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Use of lifts/elevators

Lifts for apartments were the key in the development of modern the high-rise buildings without them moving to the high floors would have been too arduous. The history of lifts in flats can be traced back to a now demolished block of flats in Victoria which set benchmarks and highlighted the problems of being London’s first high rise block of flats – Queen Anne Mansions, Victoria Street, London, SW1H 0HX.

The Mansion flats were erected between 1873 and 1890. They quickly attracted opprobrium from many including the Queen who resented them blocking her view of London. Such was the furore about their size served as a catalyst for the introduction of height restrictions in the London building Acts of 1890 and 1894.

The block was originally 10 storeys high (116 feet) building. In 1877 an additional story was added to continue the building up to 12 stories (140 feet). In 1888 – 1890 another storey was added extending it to 160 feet.

The developer – Henry Hankey – set out to test the borders of what was legal for the construction. Under the 1855 Building Act, new buildings exceeding 100 feet in height required consent from the Metropolitan Board of Works but this was purely a safety regulation: the board had to be satisfied that the walls of tall buildings were sufficiently thick to support their weight. There were a number of fears about safety; a building labourer was killed by falling timber while using the hoist during gale force winds and an unfinished observatory on the roof was destroyed by fire.

Fire was a constant source of anxiety given the famous Tooley Street fire in 1861. It became apparent that fire engines could only send water up to the fifth storey and not to the top of Queen Anne Mansions. Consequently the building would be destroyed if it depended upon a jet being thrown from the ground level to the top stories.

To guard against fire rooftop water tanks, were installed New York’s style, contained 40,000 gallons of water fed by a 6 inch main from Chelsea water works. There was much faith that the entire building would be drowned in a few minutes and sufficient to power several hydraulic lifts and a high-pressure domestic supply.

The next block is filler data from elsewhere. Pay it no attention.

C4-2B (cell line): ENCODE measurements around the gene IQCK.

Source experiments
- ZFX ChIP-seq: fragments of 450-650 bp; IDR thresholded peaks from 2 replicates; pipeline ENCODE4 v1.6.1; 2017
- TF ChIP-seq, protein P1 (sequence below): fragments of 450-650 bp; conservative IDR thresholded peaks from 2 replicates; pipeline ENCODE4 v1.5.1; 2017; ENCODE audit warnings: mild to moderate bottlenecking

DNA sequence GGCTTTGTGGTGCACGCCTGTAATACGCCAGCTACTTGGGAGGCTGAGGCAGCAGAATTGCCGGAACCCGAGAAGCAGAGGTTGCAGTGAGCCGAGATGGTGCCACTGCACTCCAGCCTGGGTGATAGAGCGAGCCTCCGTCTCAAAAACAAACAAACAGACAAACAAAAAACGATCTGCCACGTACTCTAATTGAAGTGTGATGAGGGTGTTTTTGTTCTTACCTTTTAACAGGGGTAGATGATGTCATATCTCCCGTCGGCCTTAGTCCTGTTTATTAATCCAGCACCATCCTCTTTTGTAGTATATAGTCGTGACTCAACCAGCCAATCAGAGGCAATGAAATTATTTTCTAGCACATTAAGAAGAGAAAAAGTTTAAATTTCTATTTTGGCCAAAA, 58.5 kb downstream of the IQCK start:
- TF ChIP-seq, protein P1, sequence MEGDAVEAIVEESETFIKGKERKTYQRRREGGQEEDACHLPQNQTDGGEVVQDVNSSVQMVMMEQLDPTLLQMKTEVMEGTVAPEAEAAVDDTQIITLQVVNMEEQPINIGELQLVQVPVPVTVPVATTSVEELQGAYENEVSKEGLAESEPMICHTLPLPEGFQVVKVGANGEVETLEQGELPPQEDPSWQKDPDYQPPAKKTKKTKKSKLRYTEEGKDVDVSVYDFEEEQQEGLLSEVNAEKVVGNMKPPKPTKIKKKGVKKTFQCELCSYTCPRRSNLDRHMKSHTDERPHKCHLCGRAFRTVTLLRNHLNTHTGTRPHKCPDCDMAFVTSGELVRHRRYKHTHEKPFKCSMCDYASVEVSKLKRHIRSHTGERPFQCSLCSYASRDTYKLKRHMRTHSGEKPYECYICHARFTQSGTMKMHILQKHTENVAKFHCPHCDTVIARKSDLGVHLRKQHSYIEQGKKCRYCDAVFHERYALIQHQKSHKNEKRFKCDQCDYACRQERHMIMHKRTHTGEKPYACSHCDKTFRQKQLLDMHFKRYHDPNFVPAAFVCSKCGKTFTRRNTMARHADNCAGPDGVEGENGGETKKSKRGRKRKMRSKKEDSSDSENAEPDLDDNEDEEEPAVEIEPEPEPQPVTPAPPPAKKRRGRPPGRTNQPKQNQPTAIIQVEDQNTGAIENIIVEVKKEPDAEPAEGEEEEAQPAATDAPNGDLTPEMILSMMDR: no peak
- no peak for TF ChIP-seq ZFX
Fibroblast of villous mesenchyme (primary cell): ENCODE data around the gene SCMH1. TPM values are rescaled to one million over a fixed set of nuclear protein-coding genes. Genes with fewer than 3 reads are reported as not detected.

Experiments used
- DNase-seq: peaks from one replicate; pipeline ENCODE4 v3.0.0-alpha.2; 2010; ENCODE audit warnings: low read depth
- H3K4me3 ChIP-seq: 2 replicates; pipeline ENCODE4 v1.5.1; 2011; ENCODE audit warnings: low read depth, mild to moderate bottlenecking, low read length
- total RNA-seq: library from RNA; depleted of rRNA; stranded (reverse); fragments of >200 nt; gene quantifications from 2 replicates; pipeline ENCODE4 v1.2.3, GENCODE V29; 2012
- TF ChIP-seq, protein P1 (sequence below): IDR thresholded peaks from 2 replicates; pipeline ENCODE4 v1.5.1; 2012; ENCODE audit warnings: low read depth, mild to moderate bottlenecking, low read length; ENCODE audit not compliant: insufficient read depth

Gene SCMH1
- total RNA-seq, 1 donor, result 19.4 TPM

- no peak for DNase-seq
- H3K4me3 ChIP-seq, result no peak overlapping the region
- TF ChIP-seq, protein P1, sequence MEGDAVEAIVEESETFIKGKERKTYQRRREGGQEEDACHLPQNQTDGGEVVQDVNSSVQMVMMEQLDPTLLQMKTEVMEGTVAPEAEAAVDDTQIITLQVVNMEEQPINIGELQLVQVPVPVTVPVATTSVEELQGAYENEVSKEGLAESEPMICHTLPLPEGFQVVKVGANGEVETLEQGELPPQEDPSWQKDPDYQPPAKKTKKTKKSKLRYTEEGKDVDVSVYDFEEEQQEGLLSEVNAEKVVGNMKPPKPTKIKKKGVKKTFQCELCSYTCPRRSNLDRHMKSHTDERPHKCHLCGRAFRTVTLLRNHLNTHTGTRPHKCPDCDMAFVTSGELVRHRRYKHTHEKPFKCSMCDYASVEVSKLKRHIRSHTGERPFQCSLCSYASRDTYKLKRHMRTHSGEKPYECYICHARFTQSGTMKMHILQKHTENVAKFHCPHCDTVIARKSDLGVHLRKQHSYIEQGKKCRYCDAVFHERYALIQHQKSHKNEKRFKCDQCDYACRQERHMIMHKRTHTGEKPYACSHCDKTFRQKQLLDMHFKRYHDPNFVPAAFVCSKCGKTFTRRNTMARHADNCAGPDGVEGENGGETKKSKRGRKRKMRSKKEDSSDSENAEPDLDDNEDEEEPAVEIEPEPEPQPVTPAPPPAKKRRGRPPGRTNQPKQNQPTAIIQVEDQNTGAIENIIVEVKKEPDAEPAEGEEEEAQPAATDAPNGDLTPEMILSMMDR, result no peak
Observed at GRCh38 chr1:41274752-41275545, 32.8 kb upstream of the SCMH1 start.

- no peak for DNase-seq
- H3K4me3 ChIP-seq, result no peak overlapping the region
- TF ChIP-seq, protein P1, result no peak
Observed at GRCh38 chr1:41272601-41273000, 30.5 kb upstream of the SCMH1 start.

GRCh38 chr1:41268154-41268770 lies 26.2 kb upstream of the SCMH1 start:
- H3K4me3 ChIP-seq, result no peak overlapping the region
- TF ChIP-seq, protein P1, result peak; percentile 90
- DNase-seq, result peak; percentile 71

Queen Anne’s Mansions became a byword for monstrous and overgrown ugliness and by the 1970s Queen Anne’s mansions were replaced with offices.

Due to the various problems that his highlighted both practical and technological as well as legal such as; structure, fire, air, light, appearance– The London County Council applied in 1894 new legislation restricting the height of new buildings to 90 feet (apart from two additional stories allowed in the roof space) and this was further reduced to 80 feet (plus attic stories) in 1994.

Presently new passenger lifts are equipped to conform to the British standard EN 81-73: behaviour of lifts in the event of fire. This means the lift must be connected to the fire alarm system and in the event of fire would travel to the ground floor with doors remaining open and will not take any further calls.

Ideally in any multi-storey housing there should be two lifts serving all floors as a lift being out of action causes disruption to residents. The second lift reduces any disruption while awaiting delivery of parts.

While lisps are engineered products they have a finite lifespan although they can be refurbished impart or removed and replaced with newer or more efficient equipment.

British standard EN 81-72 compliance with firefighting lists: lifts must feature: an interface between the lift control, fire detection and alarm system; track doors and ladders for rescue operations; electrical components in the lift shaft and on the car must be protected against water; emergency intercom system and lift operation; separate power supply to enable the lift to remain in use even if the building electrics are compromised.

More recent safety features include, computer systems in the elevator to check the safety chain i.e. a series of checks to ensure the elevator performs automatically; if anything goes wrong when the door is open the elevator detects an overspeed or someone presses an emergency button the system automatically cuts power to the motor and applies the brake.